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New Frontiers in Rehabilitation Psychology: Scale Development for the Assessment of Positive Traits in Individuals with Physical Disabilities Phillip S.

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Presentation on theme: "New Frontiers in Rehabilitation Psychology: Scale Development for the Assessment of Positive Traits in Individuals with Physical Disabilities Phillip S."— Presentation transcript:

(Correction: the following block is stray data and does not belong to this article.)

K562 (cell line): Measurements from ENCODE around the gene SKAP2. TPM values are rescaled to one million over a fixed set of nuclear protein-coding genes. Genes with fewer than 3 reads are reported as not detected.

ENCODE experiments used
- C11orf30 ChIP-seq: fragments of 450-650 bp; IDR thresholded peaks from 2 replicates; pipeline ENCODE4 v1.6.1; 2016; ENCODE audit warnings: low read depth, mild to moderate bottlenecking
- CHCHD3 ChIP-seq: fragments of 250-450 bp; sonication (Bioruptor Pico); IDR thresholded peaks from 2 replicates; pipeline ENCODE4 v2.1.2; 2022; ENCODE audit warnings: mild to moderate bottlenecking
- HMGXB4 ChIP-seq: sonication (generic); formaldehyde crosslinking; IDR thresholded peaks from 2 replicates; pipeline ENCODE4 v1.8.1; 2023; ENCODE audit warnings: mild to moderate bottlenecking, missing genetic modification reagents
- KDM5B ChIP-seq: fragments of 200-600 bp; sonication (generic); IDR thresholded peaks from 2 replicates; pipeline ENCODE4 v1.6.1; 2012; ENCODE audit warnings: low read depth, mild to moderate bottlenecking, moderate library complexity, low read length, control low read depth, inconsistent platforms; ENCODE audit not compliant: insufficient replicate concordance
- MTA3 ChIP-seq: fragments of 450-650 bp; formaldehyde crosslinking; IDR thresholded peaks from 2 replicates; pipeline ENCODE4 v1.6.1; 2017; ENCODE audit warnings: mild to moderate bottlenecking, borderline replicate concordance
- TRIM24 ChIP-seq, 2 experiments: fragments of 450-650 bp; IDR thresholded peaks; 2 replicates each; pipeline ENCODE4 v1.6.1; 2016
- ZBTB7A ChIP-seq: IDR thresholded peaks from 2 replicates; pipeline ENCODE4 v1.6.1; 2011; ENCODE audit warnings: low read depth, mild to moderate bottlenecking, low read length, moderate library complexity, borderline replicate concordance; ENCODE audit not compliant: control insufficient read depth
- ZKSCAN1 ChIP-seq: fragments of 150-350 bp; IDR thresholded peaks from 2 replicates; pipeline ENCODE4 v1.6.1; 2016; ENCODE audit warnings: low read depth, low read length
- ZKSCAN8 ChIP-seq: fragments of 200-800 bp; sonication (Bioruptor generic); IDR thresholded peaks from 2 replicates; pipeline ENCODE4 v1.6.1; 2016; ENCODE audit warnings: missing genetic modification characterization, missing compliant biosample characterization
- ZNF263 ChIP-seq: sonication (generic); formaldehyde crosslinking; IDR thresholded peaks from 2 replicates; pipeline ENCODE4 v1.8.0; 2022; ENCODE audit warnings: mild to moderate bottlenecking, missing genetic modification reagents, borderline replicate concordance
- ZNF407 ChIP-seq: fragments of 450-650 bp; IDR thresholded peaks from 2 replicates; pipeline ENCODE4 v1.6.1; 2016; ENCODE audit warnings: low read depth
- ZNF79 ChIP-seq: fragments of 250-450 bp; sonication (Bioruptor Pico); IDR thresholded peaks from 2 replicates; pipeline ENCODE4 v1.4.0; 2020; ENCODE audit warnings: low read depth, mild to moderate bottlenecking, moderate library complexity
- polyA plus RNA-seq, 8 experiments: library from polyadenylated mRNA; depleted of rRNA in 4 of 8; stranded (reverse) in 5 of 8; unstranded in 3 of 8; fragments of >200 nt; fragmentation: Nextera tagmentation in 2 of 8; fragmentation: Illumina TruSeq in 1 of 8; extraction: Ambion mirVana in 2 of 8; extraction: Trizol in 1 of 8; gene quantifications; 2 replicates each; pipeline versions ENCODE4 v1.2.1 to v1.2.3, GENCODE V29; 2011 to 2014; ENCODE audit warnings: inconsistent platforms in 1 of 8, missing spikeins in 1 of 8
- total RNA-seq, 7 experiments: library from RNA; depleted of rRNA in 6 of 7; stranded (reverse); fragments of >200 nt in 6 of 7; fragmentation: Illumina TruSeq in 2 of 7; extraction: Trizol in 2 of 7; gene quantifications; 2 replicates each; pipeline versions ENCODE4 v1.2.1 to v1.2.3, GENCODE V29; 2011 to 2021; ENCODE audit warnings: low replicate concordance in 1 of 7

1 New Frontiers in Rehabilitation Psychology: Scale Development for the Assessment of Positive Traits in Individuals with Physical Disabilities Phillip S Keck, B.S., Hyoseok (Hugh) Kwon, M.A., Caleb Tipple, B.S., Deborah Miller, M.A., Gunnar Ingolfsson, M.A., Jeong Han Kim, PhD Ball State University Abstract The Character Research Team at Ball State University is currently working on development of a scale that measures positive characteristics in individuals with physical disabilities. Using positive and virtue psychology tenets, the team has created an inventory of items. This effort describes the theoretical and methodological frameworks and the implications for development. Introduction Positive psychologists and virtue psychologists are currently in disagreement regarding the interpretation of how character strengths are manifest in individuals. Positive psychology researchers explain character strengths as signature trait-like, both stable and independent. An individual’s signature positive traits elicit certain behaviors leading to a thriving life. Personality psychologists argue that positive traits must work in conjunction with each other to make decisions leading to a prosperous existence. It becomes a melding of the two positions asking which particular personality traits lead to subjectively positive outcomes for individuals. Furthermore, it is argued from a psychological standpoint that virtue is a complementary mix of social and emotional well-being. Virtue is manifested and judged by the social environment but experienced independently and subjectively. Therefore, positive psychology and virtue psychology assert that understanding virtuous behavior in humans is as important as understanding the maladaptive behavior (Fowers, 2005; Peterson & Seligman,2004). Measurement of Character Strengths Peterson and Seligman (2004) developed a classification of virtue and character strengths (CSV; Table 1) with empiricism in mind. The Values-in-Action Inventory of Strengths (VIA-IS; Peterson and Seligman 2004) is the most widely studied measurement of character strengths. This measure was created in direct proportion with the constructs of virtue outlined by the CSV and it cannot go without mentioning that a large majority of the research findings surrounding the study of virtue and character were made possible by the development of this taxonomy and measure. The authors assert that the VIA-IS does not measure virtues as a summation of the corresponding character strengths, but rather which of those character strengths seem to be more stable and evident within the individual. VIA-IS 240-item, self-report questionnaire all subscales retain α >.70 test-retest reliability over a four-month period is α >.70 over 1.3 million individuals assessed ease of access and practical understanding of the VIA-IS are strengths of the measure. Rationale VIA a piecemeal approach Mixed statistical validation of the VIA-IS Rehabilitation counseling focus on strengths Minimal application of character strength assessment in rehabilitation context Practical obstacle of VIA-IS administration Purpose Is the AVIS a statistically valid and reliable instrument for measuring the virtues and character strengths of rehabilitation clients with physical disabilities? What relationship exists between AVIS and other measures of life satisfaction, well-being, and resilience? References Fowers, B.J. (2005). Virtue and psychology: Pursuing excellence in ordinary practice. Washington, DC: American Psychological Association. Peterson, C. (2006). A primer in positive psychology. New York: Oxford University Press. Peterson, C. & Seligman, M.E.P. (2004). Character strengths and virtues: A classification and handbook. New York: Oxford University Press. Ruch, W., Proyer, R. T., Harzer, C., Park, N., Peterson, C., & Seligman, M. P. (2010). Values in Action Inventory of Strengths (VIA-IS): Adaptation and validation of the German version and the development of a peer-rating form. Journal of Individual Differences, 31(3), doi: / /a Seligman, M. P., & Csikszentmihalyi, M. (2000). Positive psychology: An introduction. American Psychologist, 55(1), doi: / X Scale Development March members 3-5 items per each strength by each person using the phrase "I practice or act" and the classification definition April 2010 Item review Clarity Item representation 8 th grade readability Use of vocabulary from classification May 2010 Reverse individual item review June 2010 Expert review September members Development of new items following expert review 3-5 items per member abandonment of "I practice or act...“ strong "I" statements qualifiers absent in an effort to make clear statements about behavior Systematic review of VIA-IS as a group October 2010 Continue item development under same criteria Individual item representation rating (0-5) Behavior-oriented Absence of qualifier Clarity November 2010 Average item ratings from group Items > 3.0 Keep at least 5 items of highest score for each character strength January 2011 Second expert review March 2011 Pilot study (Peterson & Seligman, 2004; Ruch et al., 2010; Peterson, 2006) Adapted Virtue Inventory of Strengths (AVIS) Sample Items I encourage my group to get things done. I notice and appreciate beauty and excellence. I cook meals creatively. I pray for others’ well-being. I am good at organizing group activities and seeing that they happen. I change my behavior when I see what is making other people tick. I do not pretend for my own interest. I take time to express my thanks. I provide wise counsel that others appreciate. I do not like to talk about my own accomplishments. References Fowers, B.J. (2005). Virtue and psychology: Pursuing excellence in ordinary practice. Washington, DC: American Psychological Association. Peterson, C. (2006). A primer in positive psychology. New York: Oxford University Press. Peterson, C. & Seligman, M.E.P. (2004). Character strengths and virtues: A classification and handbook. New York: Oxford University Press. Ruch, W., Proyer, R. T., Harzer, C., Park, N., Peterson, C., & Seligman, M. P. (2010). Values in Action Inventory of Strengths (VIA-IS): Adaptation and validation of the German version and the development of a peer-rating form. Journal of Individual Differences, 31(3), doi: / /a Seligman, M. P., & Csikszentmihalyi, M. (2000). Positive psychology: An introduction. American Psychologist, 55(1), doi: / X